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We've already heard rumors about Intel's plan to outsource some of its GPU/CPU products to other fab powerhouses and now it looks even more credible. With that said, Intel has yet to announce any such plans so we will have to wait for their own official word on this. For now, all Intel products for 2021 are going to primarily leverage from the 10nm process node.

Here's Everything We Know About The Next-Gen Alder Lake CPU Family

Previous details for Alder Lake-S CPUs have revealed that the next-generation desktop family is to launch sometime in late 2021 or early 2022. The Alder Lake CPUs could be the first 10nm desktop parts from Intel, featuring a hybrid architecture design.

Intel's Alder Lake-S would be a totally different beast than anything we've seen from Intel yet, utilizing the 10nm++ process node which is an evolution of the 10nm+ process node (the same node used to fabricate Tiger Lake CPUs). The Alder Lake-S 12th Generation Core lineup would feature a new design methodology, supporting a mix of big and little cores as we had reported earlier. Three configurations of the Alder Lake-S CPUs were leaked which included:

  • Alder Lake-S (8+8+1) 125W Config
  • Alder Lake-S (8+8+1) 80W Config
  • Alder Lake-S (6+0+1) 80W Config

As you can see, the CPUs will feature various configurations with a max of 8 high-performance and 8 efficiency-optimized cores. There's the unlocked variants with 125W and locked variants with 80W TDPs. There's also a 6 (big) core configuration which doesn't include efficiency optimized cores but it looks like Intel plans to offer the higher end variants without the smaller cores too. While the chip design methodology isn't anything new as we have seen several mobility SOCs feature similar core hierarchy, it would definitely be interesting to see a similar outing on a high-performance desktop CPU lineup.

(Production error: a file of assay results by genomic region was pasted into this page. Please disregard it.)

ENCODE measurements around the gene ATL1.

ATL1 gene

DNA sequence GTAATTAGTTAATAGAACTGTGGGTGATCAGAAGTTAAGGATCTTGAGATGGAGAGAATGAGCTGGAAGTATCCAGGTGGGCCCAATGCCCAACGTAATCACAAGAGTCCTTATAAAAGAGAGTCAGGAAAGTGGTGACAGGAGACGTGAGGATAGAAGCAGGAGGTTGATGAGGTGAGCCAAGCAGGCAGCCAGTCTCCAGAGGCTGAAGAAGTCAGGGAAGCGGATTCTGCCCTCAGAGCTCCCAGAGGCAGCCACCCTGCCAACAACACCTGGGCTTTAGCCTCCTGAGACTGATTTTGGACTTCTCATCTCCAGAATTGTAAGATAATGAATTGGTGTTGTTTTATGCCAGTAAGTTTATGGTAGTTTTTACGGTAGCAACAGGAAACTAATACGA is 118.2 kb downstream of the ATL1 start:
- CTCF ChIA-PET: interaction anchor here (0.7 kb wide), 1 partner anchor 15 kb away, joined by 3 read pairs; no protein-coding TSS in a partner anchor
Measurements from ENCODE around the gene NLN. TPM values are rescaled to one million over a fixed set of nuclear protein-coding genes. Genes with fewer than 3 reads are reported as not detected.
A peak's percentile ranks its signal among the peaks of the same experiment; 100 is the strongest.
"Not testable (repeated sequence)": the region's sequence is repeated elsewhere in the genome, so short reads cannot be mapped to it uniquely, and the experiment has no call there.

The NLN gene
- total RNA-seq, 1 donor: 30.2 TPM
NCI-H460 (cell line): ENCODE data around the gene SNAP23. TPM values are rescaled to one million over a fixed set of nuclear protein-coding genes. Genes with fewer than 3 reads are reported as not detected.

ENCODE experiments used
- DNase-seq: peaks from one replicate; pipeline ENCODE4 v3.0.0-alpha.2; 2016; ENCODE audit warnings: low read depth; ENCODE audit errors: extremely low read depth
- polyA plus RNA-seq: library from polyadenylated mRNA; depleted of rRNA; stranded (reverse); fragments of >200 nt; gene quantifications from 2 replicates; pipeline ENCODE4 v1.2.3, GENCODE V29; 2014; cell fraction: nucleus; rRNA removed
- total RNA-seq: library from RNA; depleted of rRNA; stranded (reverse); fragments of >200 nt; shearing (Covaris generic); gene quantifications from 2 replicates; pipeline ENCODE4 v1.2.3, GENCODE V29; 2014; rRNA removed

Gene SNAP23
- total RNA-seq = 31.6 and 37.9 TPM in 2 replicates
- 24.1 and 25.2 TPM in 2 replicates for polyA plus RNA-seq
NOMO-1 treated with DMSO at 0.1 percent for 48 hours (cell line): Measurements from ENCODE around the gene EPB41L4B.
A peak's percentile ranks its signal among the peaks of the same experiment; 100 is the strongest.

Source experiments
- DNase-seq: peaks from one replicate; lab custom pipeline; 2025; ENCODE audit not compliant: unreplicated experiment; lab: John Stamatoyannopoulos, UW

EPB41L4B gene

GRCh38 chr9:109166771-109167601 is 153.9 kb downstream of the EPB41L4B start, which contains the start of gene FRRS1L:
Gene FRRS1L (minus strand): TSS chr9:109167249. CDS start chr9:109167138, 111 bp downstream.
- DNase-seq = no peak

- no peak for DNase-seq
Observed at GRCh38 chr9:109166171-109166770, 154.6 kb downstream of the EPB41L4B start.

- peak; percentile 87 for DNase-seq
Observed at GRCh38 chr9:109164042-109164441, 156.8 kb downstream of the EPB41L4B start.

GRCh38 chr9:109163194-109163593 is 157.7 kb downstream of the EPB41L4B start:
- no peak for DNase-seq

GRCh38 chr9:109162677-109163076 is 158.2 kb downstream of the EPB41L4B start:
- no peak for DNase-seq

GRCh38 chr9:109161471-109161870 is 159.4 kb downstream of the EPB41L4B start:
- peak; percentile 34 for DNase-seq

With that said, the Alder Lake-S CPUs will feature support on a newer LGA 1700 socket and will feature an enhanced variant of the Xe GPU which will be available by the time of its launch. Intel is also investigating performance scaling of Alder Lake-S CPUs with TDPs as high as 150W that would be a true enthusiast desktop part, something to challenge the likes of the Ryzen 9 3950X 16 core processor in the desktop department.

The same rumor that is mentioned above also states that the Alder Lake-S CPUs will be utilizing Intel's Golden Cove architecture to power the big cores and Gracemont, the generation after Tremont to power the Small cores. Following are some of the updates you should expect from Intel's 2021 architecture lineup:

Intel Golden Cove (Core) Architecture:

  • Improve Single-Threaded Performance (IPC)
  • Improve Artificial Intelligence (AI) Performance
  • Improve Network/5G Performance
  • Enhanced Security Features

Intel Gracemont (Atom) Architecture:

  • Improve Single-Threaded Performance (IPC)
  • Improve Frequency (Clock Speeds)
  • Improve Vector Performance

Golden Cove would be a big architectural jump over Willow Cove, offering an entirely new design and a range of improvements to power the bigger cores while Gracemont would do the same for Tremont, offering higher performance per watt in smaller but efficient cores. The Intel Alder Lake desktop CPUs will be competing against AMD's Ryzen 5000 Desktop CPUs based on the Zen 4 core architecture around late 2021 or early 2022.

Which next-generation desktop CPUs are you looking forward to the most?